There were two hype points about Sweden on the Russian-speaking Internet: when the Swedish approach was compared to the Belarusian’s and when all media reported on the speech of the Swedish epidemiologist Anders Tegnel, arguing that “Sweden recognized its total failure”.

Seriously? Firstly, notification of the situation in Sweden occurs regularly and transparently – about the number of cases, security measures, government reaction policies, results, mistakes and changes in work.  The state informs the population, provides all the data and support for civic awareness and responsibility of people. Already at this stage, it makes no sense to compare Sweden with Belarus neither the reasons for the existing measures, nor their results. We have two completely different contexts – political and sociocultural.

In the case of Sweden’s results, it is questionable to blame the government when it relies on your individual conscience and responsibility, out of respect for the uniqueness of your life practices, while providing support for different options, including isolation. There were many risks in this freedom, and they affected the less protected group of the population, but the authorities discovered this mistake without blaming the victims, recognized and corrected it. This cannot be said about the Belarusian government’s handling of the crisis, which ended up relying completely on civil society.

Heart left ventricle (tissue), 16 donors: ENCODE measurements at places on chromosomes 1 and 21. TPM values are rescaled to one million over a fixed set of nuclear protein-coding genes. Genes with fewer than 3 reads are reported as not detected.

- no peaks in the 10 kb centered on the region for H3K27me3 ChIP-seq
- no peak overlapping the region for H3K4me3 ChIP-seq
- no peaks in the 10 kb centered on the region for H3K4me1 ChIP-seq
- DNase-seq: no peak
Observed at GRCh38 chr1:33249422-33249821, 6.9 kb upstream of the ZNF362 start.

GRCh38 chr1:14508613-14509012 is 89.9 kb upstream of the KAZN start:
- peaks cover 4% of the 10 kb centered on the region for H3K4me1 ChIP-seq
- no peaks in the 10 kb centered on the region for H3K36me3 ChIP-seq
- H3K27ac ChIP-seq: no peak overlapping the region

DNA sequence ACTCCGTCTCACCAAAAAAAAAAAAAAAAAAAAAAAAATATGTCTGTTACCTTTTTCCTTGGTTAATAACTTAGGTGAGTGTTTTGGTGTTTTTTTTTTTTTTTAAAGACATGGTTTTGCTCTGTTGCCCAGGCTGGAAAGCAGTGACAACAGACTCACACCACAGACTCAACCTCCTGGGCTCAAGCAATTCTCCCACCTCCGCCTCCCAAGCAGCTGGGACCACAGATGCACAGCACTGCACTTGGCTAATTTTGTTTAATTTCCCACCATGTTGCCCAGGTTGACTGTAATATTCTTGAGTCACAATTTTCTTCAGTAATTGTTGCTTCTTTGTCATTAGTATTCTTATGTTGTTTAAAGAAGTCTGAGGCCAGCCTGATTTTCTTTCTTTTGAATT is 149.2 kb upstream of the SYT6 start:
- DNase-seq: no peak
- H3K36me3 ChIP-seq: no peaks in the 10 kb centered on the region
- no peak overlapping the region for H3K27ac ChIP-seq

Secondly, Anders Tegnel pointed out, “if we encountered the same disease, knowing what we know today, I think we would end up doing something in the middle between what Sweden did, and what the rest of the world did. There’s potential to improve upon what we have done in Sweden, of course. And it would be good to know exactly what should be closed down to better hinder the spread of the disease. He also added that, as countries begin to weaken quarantine measures, it will be possible to monitor the behavior of the infection and determine which of the measures were the most effective, and then compare them with the Swedish ones. This does not sound like a “recognition of failure”.

Here, as with statistics, it seems like the way the media behave tells more about politics than facts.  Condemning the Swedish approach is understandable – raw data on mortality cause anxiety and bewilderment. By following the collective instinct – which makes it seem like those who are many are right – we tend to forget that each approach right now is an experiment.

Thus, the eagerly desired comparison of the effectiveness of measures, weighed down by the lack of uniform statistics and without considering very different contexts in countries, leads to rushed conclusions. This pandemic is a unique phenomenon for all countries and exposes political maneuvers as well as cultural codes and social and structural problems. Thus, perhaps, it tells us more about each other than we were comfortable knowing… which means there is a chance for a more comprehensive reading of events.

Picture Credits: Karolina Grabowska, Pexels